Buffett’s taste for beans gives deal outlook a shot in the arm

Elizabeth Fournier
IF confirmation were needed that mega-deals are back on the agenda, then the Sage of Omaha certainly provided it yesterday.

Buffett’s $28bn move for Heinz is the biggest deal this year in an already booming market, with the value of transactions in the last week alone – including Liberty Global’s bid for Virgin Media and the US Airways/AMR tie-up – nearing a huge $90bn.

For weary bankers, lawyers and other advisers who’ve been living off scraps for the past five years, the sudden flurry of activity smells like something of a renaissance. For the rest of us, it certainly feels like the start of something exciting.

Dig a little deeper though, and it’s clear that things have changed since the mad days of 2005-7. Buffett’s choice of advisers (and financiers) is proof that elephant-sized deals no longer need elephant-sized traditional investment banks. Wells Fargo – in which Berkshire holds a close-to 20 per cent stake – stumped up cash for the deal as well as leading Buffett’s transactional advice, in something of a coup for a bank better known for mortgage lending than billion-dollar M&A deals. It’s life, bankers, but not as you knew it.

As for Buffett, it’s no secret that he’s been sniffing around for a worthy target for his £48bn cash-pile for some time, and choosing Valentine’s Day to shoot an arrow though the heart of one of the world’s best-loved brands is certainly fitting. On the surface, Buffett and beans looks like a match made in heaven. Heinz’s solid management history, strong brand position and stock outperformance – well ahead of both its sector and the broader S&P500 – fit his long-held investment model of sticking to what he knows.

The veteran investor has historically shied away from investing in en vogue technology firms he claims to know little about, favouring instead brands that fit in with his view of the world. With the blockbuster Heinz deal, Buffett has finally exercised the “itchy trigger finger” he’s been referring to for years, and his comments yesterday that he’s already on the hunt for another elephant will only stoke excitement that a genuine pipeline of deals is starting to return. Deal-starved advisers will be hoping his appetite for beans on toast is a taste of things to come.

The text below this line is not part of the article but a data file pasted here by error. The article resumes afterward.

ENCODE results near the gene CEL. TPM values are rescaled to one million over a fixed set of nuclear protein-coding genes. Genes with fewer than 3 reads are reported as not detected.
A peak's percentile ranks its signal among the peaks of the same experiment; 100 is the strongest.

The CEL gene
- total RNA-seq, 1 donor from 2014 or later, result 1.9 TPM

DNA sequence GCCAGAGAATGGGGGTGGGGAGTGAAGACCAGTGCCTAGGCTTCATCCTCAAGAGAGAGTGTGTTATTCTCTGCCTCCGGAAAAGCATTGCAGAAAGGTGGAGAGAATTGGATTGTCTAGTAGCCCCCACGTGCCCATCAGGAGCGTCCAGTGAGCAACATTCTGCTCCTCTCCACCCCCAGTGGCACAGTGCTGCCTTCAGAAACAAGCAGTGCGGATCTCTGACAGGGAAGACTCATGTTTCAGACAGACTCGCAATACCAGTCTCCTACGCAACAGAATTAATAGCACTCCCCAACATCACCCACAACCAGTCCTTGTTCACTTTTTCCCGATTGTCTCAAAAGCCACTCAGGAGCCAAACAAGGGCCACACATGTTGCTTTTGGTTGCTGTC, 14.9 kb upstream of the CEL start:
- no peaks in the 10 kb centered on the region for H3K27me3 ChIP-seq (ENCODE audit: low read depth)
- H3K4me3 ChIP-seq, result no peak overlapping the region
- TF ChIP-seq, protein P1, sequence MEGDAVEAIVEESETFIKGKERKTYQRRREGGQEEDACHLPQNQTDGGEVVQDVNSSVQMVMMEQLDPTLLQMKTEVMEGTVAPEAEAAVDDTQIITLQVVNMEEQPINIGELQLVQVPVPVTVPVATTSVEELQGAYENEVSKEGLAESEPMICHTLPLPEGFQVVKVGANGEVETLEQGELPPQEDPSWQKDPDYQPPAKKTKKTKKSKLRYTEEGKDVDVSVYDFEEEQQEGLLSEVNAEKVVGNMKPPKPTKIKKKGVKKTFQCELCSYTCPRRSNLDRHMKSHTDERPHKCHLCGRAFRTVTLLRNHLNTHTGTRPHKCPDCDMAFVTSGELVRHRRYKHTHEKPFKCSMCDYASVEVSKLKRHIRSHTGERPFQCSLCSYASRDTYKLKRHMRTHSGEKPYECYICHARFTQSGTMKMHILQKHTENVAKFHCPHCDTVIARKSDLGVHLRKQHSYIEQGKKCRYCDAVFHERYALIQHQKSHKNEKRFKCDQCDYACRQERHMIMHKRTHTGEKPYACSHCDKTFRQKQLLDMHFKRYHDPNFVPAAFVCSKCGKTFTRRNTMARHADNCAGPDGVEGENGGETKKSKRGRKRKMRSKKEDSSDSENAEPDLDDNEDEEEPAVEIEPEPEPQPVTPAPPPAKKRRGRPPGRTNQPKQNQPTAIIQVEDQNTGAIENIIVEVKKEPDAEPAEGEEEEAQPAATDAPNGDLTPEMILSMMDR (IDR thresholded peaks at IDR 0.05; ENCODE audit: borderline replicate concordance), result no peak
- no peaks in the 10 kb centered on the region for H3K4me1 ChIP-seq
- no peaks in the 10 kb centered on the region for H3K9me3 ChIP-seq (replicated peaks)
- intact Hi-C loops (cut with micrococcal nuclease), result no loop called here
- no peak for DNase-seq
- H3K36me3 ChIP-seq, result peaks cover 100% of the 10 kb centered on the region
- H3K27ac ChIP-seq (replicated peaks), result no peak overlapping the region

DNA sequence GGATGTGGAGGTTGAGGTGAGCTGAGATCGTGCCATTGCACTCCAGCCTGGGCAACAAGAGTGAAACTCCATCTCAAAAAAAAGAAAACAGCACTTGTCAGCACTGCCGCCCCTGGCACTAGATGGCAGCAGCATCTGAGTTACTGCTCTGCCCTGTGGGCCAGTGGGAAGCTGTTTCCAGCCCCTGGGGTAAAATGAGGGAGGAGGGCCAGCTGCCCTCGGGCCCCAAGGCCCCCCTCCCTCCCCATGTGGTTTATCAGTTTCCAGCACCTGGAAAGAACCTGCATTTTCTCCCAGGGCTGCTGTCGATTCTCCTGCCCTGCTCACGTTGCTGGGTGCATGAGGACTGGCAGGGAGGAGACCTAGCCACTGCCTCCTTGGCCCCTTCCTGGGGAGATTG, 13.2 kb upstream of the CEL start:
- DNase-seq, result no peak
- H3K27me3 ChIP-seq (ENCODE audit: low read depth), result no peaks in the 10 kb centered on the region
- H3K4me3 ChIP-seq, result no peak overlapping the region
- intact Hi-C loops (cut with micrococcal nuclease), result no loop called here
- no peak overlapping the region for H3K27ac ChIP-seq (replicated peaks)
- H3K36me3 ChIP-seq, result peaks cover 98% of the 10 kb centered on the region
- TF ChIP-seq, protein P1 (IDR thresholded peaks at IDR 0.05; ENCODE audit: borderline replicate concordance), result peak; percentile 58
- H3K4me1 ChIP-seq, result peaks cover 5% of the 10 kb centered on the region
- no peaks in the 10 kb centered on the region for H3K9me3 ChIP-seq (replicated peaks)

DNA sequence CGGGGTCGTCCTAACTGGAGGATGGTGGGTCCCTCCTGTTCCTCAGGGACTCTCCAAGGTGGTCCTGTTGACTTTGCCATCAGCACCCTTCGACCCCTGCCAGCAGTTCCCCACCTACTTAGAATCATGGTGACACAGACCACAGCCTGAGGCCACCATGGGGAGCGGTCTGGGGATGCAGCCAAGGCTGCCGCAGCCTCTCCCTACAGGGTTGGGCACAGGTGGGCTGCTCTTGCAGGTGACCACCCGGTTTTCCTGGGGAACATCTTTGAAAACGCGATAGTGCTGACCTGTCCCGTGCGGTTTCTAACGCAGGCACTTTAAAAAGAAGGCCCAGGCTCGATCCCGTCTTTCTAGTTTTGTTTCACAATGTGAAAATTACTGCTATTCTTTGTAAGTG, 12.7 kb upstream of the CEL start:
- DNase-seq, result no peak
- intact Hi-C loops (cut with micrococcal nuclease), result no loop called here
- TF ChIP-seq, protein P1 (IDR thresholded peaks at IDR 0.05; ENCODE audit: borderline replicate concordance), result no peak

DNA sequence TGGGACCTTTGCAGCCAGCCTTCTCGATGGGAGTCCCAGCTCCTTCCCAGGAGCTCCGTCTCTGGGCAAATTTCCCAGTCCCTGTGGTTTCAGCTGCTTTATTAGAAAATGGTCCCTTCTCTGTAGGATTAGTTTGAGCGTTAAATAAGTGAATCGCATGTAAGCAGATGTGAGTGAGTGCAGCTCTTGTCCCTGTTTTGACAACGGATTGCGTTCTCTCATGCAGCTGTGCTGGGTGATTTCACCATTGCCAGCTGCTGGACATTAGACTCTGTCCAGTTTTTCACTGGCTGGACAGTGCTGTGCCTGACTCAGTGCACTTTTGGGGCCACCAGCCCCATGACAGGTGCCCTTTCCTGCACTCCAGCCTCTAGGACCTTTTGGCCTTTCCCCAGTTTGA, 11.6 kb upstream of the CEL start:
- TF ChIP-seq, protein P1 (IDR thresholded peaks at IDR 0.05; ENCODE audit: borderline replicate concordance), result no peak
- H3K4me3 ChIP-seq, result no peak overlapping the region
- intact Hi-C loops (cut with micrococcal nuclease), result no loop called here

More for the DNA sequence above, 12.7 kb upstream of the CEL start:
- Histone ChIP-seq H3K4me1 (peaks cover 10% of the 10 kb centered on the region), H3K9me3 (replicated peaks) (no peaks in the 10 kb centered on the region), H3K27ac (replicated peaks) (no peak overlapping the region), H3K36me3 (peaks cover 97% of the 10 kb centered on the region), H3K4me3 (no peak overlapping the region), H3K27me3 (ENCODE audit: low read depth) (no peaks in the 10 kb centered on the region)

Elizabeth Fournier is News Editor of City A.M. @ej_fournier



TO broker the marriage between one of the world’s most famous investors and its best-loved brands, both sides turned to long-time affiliates for financial advice, favouring smaller firms over Wall Street’s traditional big hitters.

Heinz chose Blair Effron’s Centerview Partners, founded in 2006 by the ex-UBS investment bank vice chairman.

Effron has a long history of advising on big ticket consumer deals, including InBev’s $52bn acquisition of Anheuser-Busch and the merger of Unilever and Hellman’s owner Bestfoods in 2000.

Heinz also instructed Bank of America Merrill Lynch and turned to Davis Polk & Wardwell for legal advice.

Berkshire Hathaway and 3G Capital, meanwhile, were advised by Lazard on their

consortium bid, with help from JP Morgan and Wells Fargo.

Lazard has previously worked for 3G’s Jorge Paulo Lemann on his $4bn acquisition of Burger King in 2010.

Munger, Tolles & Olson was legal adviser to Berkshire Hathaway, while Kirkland & Ellis worked for 3G.

Moelis & Company – which has been climbing up the M&A rankings in recent months having been better known in the past for restructuring work – was financial adviser to the transaction committee of Heinz’s board and law firm Wachtell Lipton Rosen & Katz served as its legal adviser.

Steven Lipin, the former Wall Street Journal finance editor and US senior partner at Brunswick Group since 2001, headed up Heinz’s external PR advice.